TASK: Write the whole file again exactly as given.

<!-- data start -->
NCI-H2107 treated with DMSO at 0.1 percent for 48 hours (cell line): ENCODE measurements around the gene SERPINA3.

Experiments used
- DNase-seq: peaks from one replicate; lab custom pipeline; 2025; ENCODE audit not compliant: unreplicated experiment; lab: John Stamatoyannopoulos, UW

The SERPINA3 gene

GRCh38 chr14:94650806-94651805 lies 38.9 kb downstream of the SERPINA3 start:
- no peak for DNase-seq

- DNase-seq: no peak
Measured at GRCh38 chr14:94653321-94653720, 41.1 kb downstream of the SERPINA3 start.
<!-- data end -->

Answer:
NCI-H2107 treated with DMSO at 0.1 percent for 48 hours (cell line): ENCODE measurements around the gene SERPINA3.

Experiments used
- DNase-seq: peaks from one replicate; lab custom pipeline; 2025; ENCODE audit not compliant: unreplicated experiment; lab: John Stamatoyannopoulos, UW

The SERPINA3 gene

GRCh38 chr14:94650806-94651805 lies 38.9 kb downstream of the SERPINA3 start:
- no peak for DNase-seq

- DNase-seq: no peak
Measured at GRCh38 chr14:94653321-94653720, 41.1 kb downstream of the SERPINA3 start.